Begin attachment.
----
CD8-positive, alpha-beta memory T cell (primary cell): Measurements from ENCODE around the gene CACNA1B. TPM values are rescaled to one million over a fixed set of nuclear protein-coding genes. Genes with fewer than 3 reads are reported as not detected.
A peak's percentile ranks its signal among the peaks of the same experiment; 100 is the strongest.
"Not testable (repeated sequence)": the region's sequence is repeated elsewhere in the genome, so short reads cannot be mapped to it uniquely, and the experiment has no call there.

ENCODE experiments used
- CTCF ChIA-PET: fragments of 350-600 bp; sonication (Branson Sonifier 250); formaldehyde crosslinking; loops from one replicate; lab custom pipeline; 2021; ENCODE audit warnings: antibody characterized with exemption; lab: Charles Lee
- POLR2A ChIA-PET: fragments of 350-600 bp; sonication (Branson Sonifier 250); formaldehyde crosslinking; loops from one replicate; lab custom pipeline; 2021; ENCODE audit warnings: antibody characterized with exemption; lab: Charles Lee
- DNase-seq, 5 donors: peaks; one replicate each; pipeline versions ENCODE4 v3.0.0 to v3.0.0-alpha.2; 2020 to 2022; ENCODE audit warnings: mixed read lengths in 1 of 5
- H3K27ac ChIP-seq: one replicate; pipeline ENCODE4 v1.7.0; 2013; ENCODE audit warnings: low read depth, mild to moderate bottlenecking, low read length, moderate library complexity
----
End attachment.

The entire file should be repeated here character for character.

CD8-positive, alpha-beta memory T cell (primary cell): Measurements from ENCODE around the gene CACNA1B. TPM values are rescaled to one million over a fixed set of nuclear protein-coding genes. Genes with fewer than 3 reads are reported as not detected.
A peak's percentile ranks its signal among the peaks of the same experiment; 100 is the strongest.
"Not testable (repeated sequence)": the region's sequence is repeated elsewhere in the genome, so short reads cannot be mapped to it uniquely, and the experiment has no call there.

ENCODE experiments used
- CTCF ChIA-PET: fragments of 350-600 bp; sonication (Branson Sonifier 250); formaldehyde crosslinking; loops from one replicate; lab custom pipeline; 2021; ENCODE audit warnings: antibody characterized with exemption; lab: Charles Lee
- POLR2A ChIA-PET: fragments of 350-600 bp; sonication (Branson Sonifier 250); formaldehyde crosslinking; loops from one replicate; lab custom pipeline; 2021; ENCODE audit warnings: antibody characterized with exemption; lab: Charles Lee
- DNase-seq, 5 donors: peaks; one replicate each; pipeline versions ENCODE4 v3.0.0 to v3.0.0-alpha.2; 2020 to 2022; ENCODE audit warnings: mixed read lengths in 1 of 5
- H3K27ac ChIP-seq: one replicate; pipeline ENCODE4 v1.7.0; 2013; ENCODE audit warnings: low read depth, mild to moderate bottlenecking, low read length, moderate library complexity